bobrobert Type 2 · Well-Known Member

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    You were a lucky person in not getting any information? It meant that you didn't get off to a bad start and a good start awaits you here!
     
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  6. lynn007

    lynn007 Type 2 · Well-Known Member

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    If it wasn't for my cousin I be exactly the same because when I went the dietician even she wasted my time. Your on your own unless you look in google.
     
  7. TraceyBills

    TraceyBills Type 2 · Member

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    My mum lives in Spain, and when she was diagnosed out there, she was given loads of information, lists of best foods to eat and ones to avoid, etc. Here you get nothing.
     
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  8. mariavontrapp

    mariavontrapp Type 2 · Well-Known Member

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    I agree with bobrobert, it's better to get no information than wrong information. Put a bit of time into reading about diet, particularly reducing carbohydrates, and also I would recommend using a blood sugar monitor.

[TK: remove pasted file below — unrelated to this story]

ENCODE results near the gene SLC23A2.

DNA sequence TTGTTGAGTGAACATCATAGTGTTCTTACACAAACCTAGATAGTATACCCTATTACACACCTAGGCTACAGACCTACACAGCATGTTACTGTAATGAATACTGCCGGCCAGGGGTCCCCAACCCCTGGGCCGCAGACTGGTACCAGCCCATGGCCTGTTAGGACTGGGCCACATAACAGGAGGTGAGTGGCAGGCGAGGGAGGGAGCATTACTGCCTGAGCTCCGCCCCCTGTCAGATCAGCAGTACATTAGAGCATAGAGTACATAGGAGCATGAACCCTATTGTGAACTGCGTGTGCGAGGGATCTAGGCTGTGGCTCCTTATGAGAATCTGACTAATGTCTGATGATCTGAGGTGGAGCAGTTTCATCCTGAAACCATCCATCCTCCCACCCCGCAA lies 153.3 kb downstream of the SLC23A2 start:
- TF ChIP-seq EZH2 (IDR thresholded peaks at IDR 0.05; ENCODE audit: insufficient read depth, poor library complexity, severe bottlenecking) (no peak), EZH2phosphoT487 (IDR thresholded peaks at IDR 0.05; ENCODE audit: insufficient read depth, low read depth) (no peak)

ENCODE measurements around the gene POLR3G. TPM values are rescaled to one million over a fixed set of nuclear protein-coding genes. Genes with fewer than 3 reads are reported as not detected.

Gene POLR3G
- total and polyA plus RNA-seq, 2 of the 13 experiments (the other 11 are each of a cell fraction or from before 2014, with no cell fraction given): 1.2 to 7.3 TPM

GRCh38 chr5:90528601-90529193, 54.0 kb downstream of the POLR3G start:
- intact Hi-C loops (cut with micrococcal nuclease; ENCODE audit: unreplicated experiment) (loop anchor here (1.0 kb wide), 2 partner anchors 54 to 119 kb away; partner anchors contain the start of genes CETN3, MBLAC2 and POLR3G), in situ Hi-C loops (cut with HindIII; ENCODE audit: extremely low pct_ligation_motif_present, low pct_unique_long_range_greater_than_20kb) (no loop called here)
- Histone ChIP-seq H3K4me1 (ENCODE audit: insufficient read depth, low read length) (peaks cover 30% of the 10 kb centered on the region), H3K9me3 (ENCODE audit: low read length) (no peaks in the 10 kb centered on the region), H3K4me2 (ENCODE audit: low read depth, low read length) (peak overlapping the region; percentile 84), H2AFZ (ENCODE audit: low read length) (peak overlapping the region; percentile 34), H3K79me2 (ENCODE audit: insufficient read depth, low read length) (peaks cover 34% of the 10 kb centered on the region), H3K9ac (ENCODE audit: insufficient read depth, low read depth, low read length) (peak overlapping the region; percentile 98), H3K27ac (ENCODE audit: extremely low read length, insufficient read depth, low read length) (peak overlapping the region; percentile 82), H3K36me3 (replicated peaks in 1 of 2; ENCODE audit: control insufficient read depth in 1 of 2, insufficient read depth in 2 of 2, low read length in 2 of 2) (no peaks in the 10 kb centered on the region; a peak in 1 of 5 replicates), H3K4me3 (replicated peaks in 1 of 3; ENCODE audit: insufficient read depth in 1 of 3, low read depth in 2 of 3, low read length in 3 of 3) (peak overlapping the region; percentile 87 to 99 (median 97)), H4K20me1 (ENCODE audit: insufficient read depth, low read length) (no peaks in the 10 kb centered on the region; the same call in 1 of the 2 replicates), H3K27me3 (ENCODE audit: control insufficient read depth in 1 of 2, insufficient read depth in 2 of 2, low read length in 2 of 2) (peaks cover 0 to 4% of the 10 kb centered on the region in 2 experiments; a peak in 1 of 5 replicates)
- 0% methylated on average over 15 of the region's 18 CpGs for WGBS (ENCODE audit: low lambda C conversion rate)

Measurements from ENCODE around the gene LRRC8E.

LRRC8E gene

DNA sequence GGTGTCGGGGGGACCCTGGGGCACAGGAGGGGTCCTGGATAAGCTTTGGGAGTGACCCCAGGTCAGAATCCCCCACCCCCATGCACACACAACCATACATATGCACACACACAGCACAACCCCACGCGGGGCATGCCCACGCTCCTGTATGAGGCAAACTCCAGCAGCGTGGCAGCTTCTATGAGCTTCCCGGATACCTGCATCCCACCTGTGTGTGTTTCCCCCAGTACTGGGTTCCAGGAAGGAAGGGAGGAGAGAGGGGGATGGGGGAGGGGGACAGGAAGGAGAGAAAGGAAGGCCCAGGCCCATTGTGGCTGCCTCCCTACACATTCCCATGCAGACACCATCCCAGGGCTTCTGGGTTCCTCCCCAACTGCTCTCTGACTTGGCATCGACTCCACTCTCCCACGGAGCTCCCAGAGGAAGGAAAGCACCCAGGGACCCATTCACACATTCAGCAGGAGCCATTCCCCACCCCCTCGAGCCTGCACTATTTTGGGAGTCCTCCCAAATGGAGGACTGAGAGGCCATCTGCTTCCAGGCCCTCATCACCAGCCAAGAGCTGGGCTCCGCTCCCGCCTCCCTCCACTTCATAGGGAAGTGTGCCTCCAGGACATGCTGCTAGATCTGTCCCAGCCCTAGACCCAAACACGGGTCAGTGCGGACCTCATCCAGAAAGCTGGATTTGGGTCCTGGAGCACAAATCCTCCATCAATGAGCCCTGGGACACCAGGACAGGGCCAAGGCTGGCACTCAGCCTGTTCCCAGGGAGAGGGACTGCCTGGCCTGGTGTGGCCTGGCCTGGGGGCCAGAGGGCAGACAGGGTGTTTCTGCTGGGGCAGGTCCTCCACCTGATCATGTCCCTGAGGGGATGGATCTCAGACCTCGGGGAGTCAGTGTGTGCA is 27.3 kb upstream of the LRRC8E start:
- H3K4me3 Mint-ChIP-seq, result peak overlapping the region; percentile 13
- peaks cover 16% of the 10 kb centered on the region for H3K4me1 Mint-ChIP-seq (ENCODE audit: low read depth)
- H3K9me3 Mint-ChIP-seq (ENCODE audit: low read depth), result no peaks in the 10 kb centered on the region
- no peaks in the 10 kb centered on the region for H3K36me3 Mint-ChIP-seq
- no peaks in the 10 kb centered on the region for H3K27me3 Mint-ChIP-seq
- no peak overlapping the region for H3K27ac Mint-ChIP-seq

9. TraceyBills

    TraceyBills Type 2 · Member

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    I am reading up on diet. Where do I get a blood monitor from?
     
  10. azure

    azure Type 1 · Expert

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    Many Type 2s find it useful to
    Type 2s usually have to buy their own meter if they choose to use one, unless they're on particular meds.

    The SD Codefree meter is most popular due to the cheaper strips. The price of the strips is the issue so don't be misled by cheap meters as often the strips that they need to,use them are more expensive.
     
  11. brianronald

    brianronald Type 2 · Newbie

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    I feel your pain. I had the same experience only weeks ago. Still confused.
     
  12. CollieBoy

    CollieBoy Type 2 · Well-Known Member

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  13. Liam1955

    Liam1955 Type 2 · Master

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    @TraceyBills - Hello and Welcome to the Forum. :). Don't be afraid to ask questions, we are here to help, support in whatever way we can. There will always be someone to answer your questions. :)